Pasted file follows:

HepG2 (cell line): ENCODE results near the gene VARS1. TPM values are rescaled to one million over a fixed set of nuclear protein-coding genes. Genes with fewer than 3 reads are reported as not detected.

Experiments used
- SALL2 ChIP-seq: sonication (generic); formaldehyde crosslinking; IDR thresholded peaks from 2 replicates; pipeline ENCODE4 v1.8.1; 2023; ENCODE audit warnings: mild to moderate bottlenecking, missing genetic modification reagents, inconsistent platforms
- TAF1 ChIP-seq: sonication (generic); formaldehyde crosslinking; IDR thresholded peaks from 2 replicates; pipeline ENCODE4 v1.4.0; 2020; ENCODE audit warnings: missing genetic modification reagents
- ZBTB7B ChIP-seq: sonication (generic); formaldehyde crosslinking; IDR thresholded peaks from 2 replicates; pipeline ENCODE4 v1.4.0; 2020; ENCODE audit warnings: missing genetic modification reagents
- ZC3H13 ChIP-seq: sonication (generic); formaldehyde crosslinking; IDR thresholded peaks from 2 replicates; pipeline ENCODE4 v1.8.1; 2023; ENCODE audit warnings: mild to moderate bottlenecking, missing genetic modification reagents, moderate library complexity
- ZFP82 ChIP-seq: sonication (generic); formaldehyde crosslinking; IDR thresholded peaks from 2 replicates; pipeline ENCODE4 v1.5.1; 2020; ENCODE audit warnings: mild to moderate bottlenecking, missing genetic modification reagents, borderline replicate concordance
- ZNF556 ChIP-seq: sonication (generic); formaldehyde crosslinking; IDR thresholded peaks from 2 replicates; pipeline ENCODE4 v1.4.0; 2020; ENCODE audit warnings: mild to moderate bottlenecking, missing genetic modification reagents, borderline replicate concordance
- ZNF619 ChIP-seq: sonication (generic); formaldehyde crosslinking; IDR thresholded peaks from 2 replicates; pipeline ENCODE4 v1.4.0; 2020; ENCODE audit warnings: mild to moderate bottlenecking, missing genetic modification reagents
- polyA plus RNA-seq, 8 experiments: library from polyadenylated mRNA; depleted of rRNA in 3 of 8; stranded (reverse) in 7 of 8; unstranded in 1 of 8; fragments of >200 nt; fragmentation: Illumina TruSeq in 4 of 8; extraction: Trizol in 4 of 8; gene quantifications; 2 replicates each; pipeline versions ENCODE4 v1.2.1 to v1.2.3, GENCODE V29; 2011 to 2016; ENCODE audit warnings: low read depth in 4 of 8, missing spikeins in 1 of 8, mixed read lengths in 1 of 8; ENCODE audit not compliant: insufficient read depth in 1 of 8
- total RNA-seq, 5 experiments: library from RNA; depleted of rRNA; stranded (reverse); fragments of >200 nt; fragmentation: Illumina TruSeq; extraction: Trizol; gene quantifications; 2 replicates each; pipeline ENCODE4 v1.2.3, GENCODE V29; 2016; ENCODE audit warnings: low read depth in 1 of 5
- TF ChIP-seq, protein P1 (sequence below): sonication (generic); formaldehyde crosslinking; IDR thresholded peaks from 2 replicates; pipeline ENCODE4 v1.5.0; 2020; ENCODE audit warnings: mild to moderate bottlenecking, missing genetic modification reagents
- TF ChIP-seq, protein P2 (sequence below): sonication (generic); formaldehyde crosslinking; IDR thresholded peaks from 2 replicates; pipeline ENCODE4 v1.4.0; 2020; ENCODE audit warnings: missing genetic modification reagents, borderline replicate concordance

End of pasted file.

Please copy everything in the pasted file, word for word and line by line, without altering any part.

HepG2 (cell line): ENCODE results near the gene VARS1. TPM values are rescaled to one million over a fixed set of nuclear protein-coding genes. Genes with fewer than 3 reads are reported as not detected.

Experiments used
- SALL2 ChIP-seq: sonication (generic); formaldehyde crosslinking; IDR thresholded peaks from 2 replicates; pipeline ENCODE4 v1.8.1; 2023; ENCODE audit warnings: mild to moderate bottlenecking, missing genetic modification reagents, inconsistent platforms
- TAF1 ChIP-seq: sonication (generic); formaldehyde crosslinking; IDR thresholded peaks from 2 replicates; pipeline ENCODE4 v1.4.0; 2020; ENCODE audit warnings: missing genetic modification reagents
- ZBTB7B ChIP-seq: sonication (generic); formaldehyde crosslinking; IDR thresholded peaks from 2 replicates; pipeline ENCODE4 v1.4.0; 2020; ENCODE audit warnings: missing genetic modification reagents
- ZC3H13 ChIP-seq: sonication (generic); formaldehyde crosslinking; IDR thresholded peaks from 2 replicates; pipeline ENCODE4 v1.8.1; 2023; ENCODE audit warnings: mild to moderate bottlenecking, missing genetic modification reagents, moderate library complexity
- ZFP82 ChIP-seq: sonication (generic); formaldehyde crosslinking; IDR thresholded peaks from 2 replicates; pipeline ENCODE4 v1.5.1; 2020; ENCODE audit warnings: mild to moderate bottlenecking, missing genetic modification reagents, borderline replicate concordance
- ZNF556 ChIP-seq: sonication (generic); formaldehyde crosslinking; IDR thresholded peaks from 2 replicates; pipeline ENCODE4 v1.4.0; 2020; ENCODE audit warnings: mild to moderate bottlenecking, missing genetic modification reagents, borderline replicate concordance
- ZNF619 ChIP-seq: sonication (generic); formaldehyde crosslinking; IDR thresholded peaks from 2 replicates; pipeline ENCODE4 v1.4.0; 2020; ENCODE audit warnings: mild to moderate bottlenecking, missing genetic modification reagents
- polyA plus RNA-seq, 8 experiments: library from polyadenylated mRNA; depleted of rRNA in 3 of 8; stranded (reverse) in 7 of 8; unstranded in 1 of 8; fragments of >200 nt; fragmentation: Illumina TruSeq in 4 of 8; extraction: Trizol in 4 of 8; gene quantifications; 2 replicates each; pipeline versions ENCODE4 v1.2.1 to v1.2.3, GENCODE V29; 2011 to 2016; ENCODE audit warnings: low read depth in 4 of 8, missing spikeins in 1 of 8, mixed read lengths in 1 of 8; ENCODE audit not compliant: insufficient read depth in 1 of 8
- total RNA-seq, 5 experiments: library from RNA; depleted of rRNA; stranded (reverse); fragments of >200 nt; fragmentation: Illumina TruSeq; extraction: Trizol; gene quantifications; 2 replicates each; pipeline ENCODE4 v1.2.3, GENCODE V29; 2016; ENCODE audit warnings: low read depth in 1 of 5
- TF ChIP-seq, protein P1 (sequence below): sonication (generic); formaldehyde crosslinking; IDR thresholded peaks from 2 replicates; pipeline ENCODE4 v1.5.0; 2020; ENCODE audit warnings: mild to moderate bottlenecking, missing genetic modification reagents
- TF ChIP-seq, protein P2 (sequence below): sonication (generic); formaldehyde crosslinking; IDR thresholded peaks from 2 replicates; pipeline ENCODE4 v1.4.0; 2020; ENCODE audit warnings: missing genetic modification reagents, borderline replicate concordance